Bad Debt: How to Spot the Early Warning Signs

Posted by on May 8, 2013 in Business Financing [ 0 Comments ]

Bad business debtAs a business owner, cash flow is everything and it is perfectly normal in many cases to use credit to fund the growth of your business.

In fact, many large businesses are constantly in debt and they leverage this debt to maximize their profitability.

But debt isn’t always a good thing and it must be used cautiously. Using debt in the wrong way and not fully understanding your finances can kill off your business before you even know what went wrong. That’s why it is important that you use debt wisely and for the right reasons.

Related: Search for the right loan with one of our small business loan providers

Good Debt vs. Bad Debt

‘Good’ debt is any debt that you leverage to increase your profitability. A typical example might be taking out a business loan to pay for new equipment which will make you more competitive.

  • In order to grow your business, you may need to purchase more inventory than your cash flow will allow. If your business is profitable and you use your debt to make more money, that is generally a good thing.

‘Bad’ debt is the exact opposite; when you are taking on new debt that you don’t have the means to repay; or when your debt is used to cover internal issues rather than for growth.

It is quite common for struggling businesses to gradually increase their borrowing without realising that there is a problem. It is only when the credit dries up that the directors realise that they are insolvent, by which point they already have a large amount of debt to repay.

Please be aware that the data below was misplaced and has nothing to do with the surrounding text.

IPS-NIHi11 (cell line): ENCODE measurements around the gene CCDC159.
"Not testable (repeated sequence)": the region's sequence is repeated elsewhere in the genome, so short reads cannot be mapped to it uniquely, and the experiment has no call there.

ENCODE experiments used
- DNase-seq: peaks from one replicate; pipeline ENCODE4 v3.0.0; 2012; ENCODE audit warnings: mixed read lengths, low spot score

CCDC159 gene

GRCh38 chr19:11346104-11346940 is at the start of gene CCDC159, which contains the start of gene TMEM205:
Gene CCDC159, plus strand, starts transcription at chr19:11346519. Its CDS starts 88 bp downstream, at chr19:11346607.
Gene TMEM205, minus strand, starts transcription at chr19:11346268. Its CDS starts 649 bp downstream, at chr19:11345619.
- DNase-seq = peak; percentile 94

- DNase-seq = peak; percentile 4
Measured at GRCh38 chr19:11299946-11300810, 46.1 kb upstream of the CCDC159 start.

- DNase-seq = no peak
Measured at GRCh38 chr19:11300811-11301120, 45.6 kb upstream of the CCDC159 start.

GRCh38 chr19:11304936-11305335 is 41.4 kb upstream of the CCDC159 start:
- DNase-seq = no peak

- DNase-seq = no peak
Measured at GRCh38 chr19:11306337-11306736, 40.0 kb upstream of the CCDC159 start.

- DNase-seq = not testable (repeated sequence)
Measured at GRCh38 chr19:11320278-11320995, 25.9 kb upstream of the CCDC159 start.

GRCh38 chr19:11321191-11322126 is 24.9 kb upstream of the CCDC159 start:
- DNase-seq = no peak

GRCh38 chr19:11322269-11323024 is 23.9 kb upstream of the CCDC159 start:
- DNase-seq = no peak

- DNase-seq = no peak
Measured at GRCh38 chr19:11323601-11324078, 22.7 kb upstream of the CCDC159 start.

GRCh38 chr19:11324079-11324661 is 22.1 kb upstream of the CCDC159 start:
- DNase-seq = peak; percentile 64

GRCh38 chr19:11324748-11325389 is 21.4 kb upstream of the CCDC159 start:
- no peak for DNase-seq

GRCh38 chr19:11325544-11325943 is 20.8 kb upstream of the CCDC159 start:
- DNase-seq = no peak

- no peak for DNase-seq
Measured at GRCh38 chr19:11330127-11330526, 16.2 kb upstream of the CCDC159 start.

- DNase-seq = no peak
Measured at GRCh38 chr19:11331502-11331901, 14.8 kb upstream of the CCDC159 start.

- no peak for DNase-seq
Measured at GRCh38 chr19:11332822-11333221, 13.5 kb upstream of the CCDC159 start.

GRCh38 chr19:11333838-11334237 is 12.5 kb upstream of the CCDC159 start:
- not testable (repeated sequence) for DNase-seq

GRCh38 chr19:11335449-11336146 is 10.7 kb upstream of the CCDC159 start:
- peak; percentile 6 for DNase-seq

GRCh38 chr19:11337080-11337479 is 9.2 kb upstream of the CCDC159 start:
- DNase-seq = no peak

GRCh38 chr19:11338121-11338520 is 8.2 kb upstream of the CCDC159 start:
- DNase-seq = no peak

How To Spot The Warning Signs

First of all, don’t assume that your business is doing well just because it’s making sales. If you have a fundamentally unprofitable business, good sales figures can spur you on to invest more and more without realising how much debt you’re creating.

Related: Getting a Business Loan: Options & Tips to Improve Your Chances

Here are a few ways to ensure you don’t fall into this trap:

  • Know your finances. How much does stock cost? What is your margin? What are your costs? Often, you can spot problems before they arise just by knowing these figures.
  • Know your balance. The surest sign of profitability is your balance sheet. Check it every month to account for the value of your assets, your cash and your debts. A decreasing balance may indicate a problem. Additionally, a negative balance indicates that your debts are greater than the total value of your assets.
  • Know where your debt being spent. When you take on new debt, what is it being used for? If you are using it to buy stock or pay suppliers, why can’t your profit from sales cover the bill? Using credit to aid cash flow as you increase your stock levels is one thing, but using debt just to maintain the status quo is quite another.

What To Do About It

If any of these points sound familiar, don’t panic, but do take action. When your business is losing money, taking on new debt is rarely a good idea. Your first step should be to go through the numbers thoroughly and find out just how unprofitable your business is.

Related: Debt Management for the Small Business

  • Presumably, when you started your business you expected it to be profitable, so your goal should be to figure out where you went wrong. Normally this will be a case of under-estimating your costs or over-estimating your sales.

Whatever the case, once you know where you went wrong, you can start to formulate a plan to turn it around. Downsize if you have to, at this stage you can’t justify any more business debt, so you have to work with what you’ve got. Once you can prove profitability, you may consider taking on new debt to grow the business again.

Bio: Michael Monroe works in the financial sector and is currently working on his first book. 


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